A year of living bravely
December 20, 2012 Leave a comment
A month or so ago, we featured a story about JMU senior Morgan Robinson. Here’s another installment of her Study Abroad experience; this one in her own words……
Lessons Learned from a Year Abroad
by Morgan Robinson (’13)
„Zwei Dinge sollen Kinder von ihren Eltern bekommen: Wurzeln und Flügel.“ ~ Johann Wolfgang von Goethe.
“There are two things Children should get from their parents: Roots and Wings” – Johann Wolfgang von Goethe
After spending a year abroad I can truly attest to the above statement – and my parents have done a great job applying it. A year abroad will no doubt change a person. Spread your wings to embrace the endless opportunities presented and as you learn to live in a foreign city and recognize your roots at home.
I spent just shy of a full year living in Munich, Germany. I say living rather than studying because a study abroad experience is so much more than actual studying; it’s living like you’ve never lived before. Living abroad will absolutely leave you asking yourself ‘is this real life?’ on so many occasions. Hopping on planes to some exotic location for weekend trips, taking advantage of the incredibly rich culture — $10 world-class operas, yes please! — and connecting with people from all over the world never gets old. But it’s not all glam. As Americans we are used to a pretty cushy lifestyle; foreign bureaucracy can be quite stressful and the culture shock and at least a bit of homesickness is bound to happen. You are pretty much independent — you pay your own bills, make your own plans, deal with consequences all on your own; you learn a whole lot about yourself and learn some serious real-world-relevant lessons.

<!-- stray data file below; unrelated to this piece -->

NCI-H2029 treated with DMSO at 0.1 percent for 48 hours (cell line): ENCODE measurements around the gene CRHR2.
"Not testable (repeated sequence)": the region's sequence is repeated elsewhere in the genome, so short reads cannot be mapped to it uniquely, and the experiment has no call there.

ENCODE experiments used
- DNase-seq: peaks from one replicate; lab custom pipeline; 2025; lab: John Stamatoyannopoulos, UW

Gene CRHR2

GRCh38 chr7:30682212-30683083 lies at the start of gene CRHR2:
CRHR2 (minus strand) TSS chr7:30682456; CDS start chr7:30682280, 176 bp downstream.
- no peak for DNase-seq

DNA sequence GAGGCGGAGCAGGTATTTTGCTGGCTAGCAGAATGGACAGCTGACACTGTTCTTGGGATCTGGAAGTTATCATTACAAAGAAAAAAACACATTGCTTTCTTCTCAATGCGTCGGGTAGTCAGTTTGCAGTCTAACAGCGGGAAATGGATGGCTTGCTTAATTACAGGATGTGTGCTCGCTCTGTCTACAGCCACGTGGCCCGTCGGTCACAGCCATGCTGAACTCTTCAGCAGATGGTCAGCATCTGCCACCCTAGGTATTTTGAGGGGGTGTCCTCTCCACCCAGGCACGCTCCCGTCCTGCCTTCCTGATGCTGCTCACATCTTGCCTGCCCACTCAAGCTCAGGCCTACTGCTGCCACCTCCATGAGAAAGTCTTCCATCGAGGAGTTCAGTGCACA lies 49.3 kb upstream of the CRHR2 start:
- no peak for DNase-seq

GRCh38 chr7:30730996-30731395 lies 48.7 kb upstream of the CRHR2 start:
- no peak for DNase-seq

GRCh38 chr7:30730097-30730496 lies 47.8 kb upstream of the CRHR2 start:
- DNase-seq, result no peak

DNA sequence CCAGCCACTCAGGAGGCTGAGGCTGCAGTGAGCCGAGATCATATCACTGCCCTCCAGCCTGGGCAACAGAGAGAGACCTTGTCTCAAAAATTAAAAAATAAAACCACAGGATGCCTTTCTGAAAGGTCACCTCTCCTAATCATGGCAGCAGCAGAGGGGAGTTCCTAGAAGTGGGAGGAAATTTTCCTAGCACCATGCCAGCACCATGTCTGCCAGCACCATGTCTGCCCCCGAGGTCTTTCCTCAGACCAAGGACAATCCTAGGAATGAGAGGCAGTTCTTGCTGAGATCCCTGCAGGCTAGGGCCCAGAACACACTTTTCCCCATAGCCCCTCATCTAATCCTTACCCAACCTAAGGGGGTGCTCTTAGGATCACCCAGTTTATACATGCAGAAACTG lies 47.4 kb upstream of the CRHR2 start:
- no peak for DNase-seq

I went to Germany through the Junior Year in Munich Program and the DAAD scholarship. I lived in student apartments in the city and studied German, French and Norwegian at Ludwig-Maximilians-Universität. I quickly fell in love with Munich and all of Bavaria. I experienced the organized chaos that is Oktoberfest, loved every minutes of the Christmas Markets (I don’t know what I’ll do without Glühwein!), and the majestic castles and landscape of the region never ceased to amaze me. I love the language and found the Bavarian dialect oddly charming. My schedule allowed for a great deal of traveling; I made it to 11 countries over the year and became quite a savvy traveler! I learned from experience the right and wrong ways to pack a suitcase, how to book tickets and that it is a good idea to always bring a Lonely Planet book to get the most out of a trip. I had an incredible year. It far exceeded any expectations.
In my experience, it was the year in Munich that really taught me the incredible value of home. I went to Europe with the mindset that I could possibly live there full-time. The inner-Euro girl in me came out big time and I found myself wondering if I’d like to live in the cities I visited, more often than not that answer was yes. After that initial excitement of the first months in Europe faded I began to realize that expat status would be really difficult. I am not necessarily a home-body but no way I could ever get used to the idea of starting a family 3000 miles away from my home in Virginia, and of course I’d miss living in the good ole U.S. of A! Being away for so long made me realize all I had to appreciate at home and how important family is to me. I think this was probably the most valuable lesson I learned.
I absolutely advise spending time abroad. I think, ideally, everyone that can should spend at least a year abroad. It arms you with experience that gives you a real can-do attitude, challenging you to follow your dreams and get the most out of life. I was a little worried about what I might miss at home over the year, but the things I got to do and the priceless life-lessons I learned made it so worth it.
I am a senior this year and will be graduating in May with a degree in Modern Foreign Languages (German and French). I had originally planned on graduate school for literature and eventually pursuing a career in academia, but I changed plans and will be going back to Europe. This time I plan to go to Paris, to attend Le Cordon Bleu to study both culinary and pastry arts for about a year. This is a very exciting move; I am definitely looking forward to spending more time in Europe and following my dreams at culinary school.